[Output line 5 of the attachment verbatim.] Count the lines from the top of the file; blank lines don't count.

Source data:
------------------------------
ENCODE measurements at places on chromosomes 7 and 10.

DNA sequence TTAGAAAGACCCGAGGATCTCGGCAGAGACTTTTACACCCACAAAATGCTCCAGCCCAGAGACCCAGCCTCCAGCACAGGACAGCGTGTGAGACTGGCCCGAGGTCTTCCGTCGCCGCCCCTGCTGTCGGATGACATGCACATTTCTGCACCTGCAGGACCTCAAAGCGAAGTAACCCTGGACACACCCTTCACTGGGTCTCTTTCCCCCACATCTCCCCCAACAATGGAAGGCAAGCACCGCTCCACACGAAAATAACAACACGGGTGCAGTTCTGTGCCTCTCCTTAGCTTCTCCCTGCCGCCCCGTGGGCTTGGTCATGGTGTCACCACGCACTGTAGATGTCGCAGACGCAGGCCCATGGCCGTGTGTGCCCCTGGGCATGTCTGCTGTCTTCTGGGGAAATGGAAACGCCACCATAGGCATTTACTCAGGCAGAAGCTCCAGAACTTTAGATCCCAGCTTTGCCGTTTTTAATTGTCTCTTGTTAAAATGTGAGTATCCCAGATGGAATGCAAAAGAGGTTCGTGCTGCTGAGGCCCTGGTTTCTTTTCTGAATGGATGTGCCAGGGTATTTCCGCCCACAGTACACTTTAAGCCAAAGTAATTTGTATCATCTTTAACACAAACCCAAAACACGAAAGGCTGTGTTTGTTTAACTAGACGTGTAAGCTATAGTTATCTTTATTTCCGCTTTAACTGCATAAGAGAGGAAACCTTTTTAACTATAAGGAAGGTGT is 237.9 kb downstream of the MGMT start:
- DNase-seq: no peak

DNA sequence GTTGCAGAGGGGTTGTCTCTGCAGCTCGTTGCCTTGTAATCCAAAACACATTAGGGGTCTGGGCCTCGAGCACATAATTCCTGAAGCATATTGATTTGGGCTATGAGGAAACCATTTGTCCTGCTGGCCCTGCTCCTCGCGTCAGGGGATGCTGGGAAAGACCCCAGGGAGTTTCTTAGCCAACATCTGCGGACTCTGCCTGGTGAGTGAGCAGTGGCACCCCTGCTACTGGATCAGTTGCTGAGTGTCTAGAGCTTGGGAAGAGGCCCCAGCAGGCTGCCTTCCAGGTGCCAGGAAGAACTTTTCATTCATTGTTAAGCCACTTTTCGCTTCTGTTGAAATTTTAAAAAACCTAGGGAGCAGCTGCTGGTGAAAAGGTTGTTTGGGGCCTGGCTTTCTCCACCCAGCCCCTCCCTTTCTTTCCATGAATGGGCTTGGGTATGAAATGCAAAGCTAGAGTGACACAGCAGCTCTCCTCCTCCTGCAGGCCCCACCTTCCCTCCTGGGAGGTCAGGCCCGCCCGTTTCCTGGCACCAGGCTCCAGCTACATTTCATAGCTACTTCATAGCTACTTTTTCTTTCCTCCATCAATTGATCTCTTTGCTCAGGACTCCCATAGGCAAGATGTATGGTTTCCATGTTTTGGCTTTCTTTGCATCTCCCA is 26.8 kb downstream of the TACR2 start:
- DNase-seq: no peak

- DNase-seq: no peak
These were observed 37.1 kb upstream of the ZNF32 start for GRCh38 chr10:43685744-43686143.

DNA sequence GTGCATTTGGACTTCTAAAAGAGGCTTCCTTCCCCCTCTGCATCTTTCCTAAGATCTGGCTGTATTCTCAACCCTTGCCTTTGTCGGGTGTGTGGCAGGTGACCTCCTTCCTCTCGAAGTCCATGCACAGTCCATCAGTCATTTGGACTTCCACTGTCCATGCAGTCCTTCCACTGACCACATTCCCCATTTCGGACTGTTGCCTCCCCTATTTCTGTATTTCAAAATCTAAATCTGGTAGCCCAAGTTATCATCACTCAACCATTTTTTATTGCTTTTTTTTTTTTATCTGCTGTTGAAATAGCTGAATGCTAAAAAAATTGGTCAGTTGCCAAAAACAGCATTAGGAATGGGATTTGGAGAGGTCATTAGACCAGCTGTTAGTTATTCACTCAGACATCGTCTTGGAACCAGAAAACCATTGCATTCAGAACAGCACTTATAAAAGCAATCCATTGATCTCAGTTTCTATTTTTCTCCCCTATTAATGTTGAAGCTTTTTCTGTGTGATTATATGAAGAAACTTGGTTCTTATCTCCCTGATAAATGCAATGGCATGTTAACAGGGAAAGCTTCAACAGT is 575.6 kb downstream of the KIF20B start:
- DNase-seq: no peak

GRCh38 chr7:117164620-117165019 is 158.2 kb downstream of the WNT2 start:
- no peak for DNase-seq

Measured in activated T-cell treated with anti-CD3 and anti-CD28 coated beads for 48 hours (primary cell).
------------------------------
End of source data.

- DNase-seq: no peak